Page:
Although it is not clear if the field was ever used by the Navy as a landing field, it is clear the field was not in the plans for use by the base after May 1943.”
Brian continued, “A June 1943 Navy memo asked the Bureau of Yards & Docks (which handled the Navy’s real estate acquisition projects)
to terminate 'as soon as possible' the Navy’s condemnation proceedings to acquire the use of this field.
This land was condemned to acquire a leasehold interest (the owners would be compelled to lease the land to the Navy) for the land
(as opposed to the US Government attempting to acquire fee simple title for the land).
Interestingly enough, the land was apparently owned by the state of Maryland.”
Brian continued, “Of course, the primary training at Anacostia ,for which the field was originally needed, was discontinued in mid-1943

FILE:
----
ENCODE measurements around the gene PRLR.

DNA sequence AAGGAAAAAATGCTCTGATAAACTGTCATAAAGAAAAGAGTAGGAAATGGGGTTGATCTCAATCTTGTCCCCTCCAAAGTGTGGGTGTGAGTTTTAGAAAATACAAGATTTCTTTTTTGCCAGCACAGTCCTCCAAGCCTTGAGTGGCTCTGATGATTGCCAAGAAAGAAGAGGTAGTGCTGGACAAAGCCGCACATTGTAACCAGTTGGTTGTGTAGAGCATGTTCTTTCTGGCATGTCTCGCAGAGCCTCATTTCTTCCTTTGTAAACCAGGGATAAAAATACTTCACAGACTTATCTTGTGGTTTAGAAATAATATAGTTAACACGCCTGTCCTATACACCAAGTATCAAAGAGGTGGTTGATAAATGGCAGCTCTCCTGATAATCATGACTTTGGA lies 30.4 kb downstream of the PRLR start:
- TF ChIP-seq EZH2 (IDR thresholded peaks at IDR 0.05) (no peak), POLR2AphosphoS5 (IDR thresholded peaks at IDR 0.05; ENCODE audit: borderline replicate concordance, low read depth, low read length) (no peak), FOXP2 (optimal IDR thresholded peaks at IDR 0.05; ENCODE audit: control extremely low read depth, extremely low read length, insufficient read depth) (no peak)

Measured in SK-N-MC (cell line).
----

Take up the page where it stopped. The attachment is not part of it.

(Anacostia began disposing of all of the leased outlying fields when primary training ended at the base).
By January 1944, the US Government had officially dismissed the condemnation proceedings for use of the field –
with the state of Maryland agreeing not to seek any claim for compensation against the US for the Navy’s use of the field.”
Mike Doll reported, “I worked at the [Cheltenham] Naval Communications Unit in the mid-1980s.
While looking for history on the base I found some info that indicates
that the Navy considered moving air operations from the Anacostia NAS to Cheltenham in the 1940s
due to limited expansion room along the Anacostia River.
The Navy apparently owned additional land in Cheltenham that was to be used for this purpose.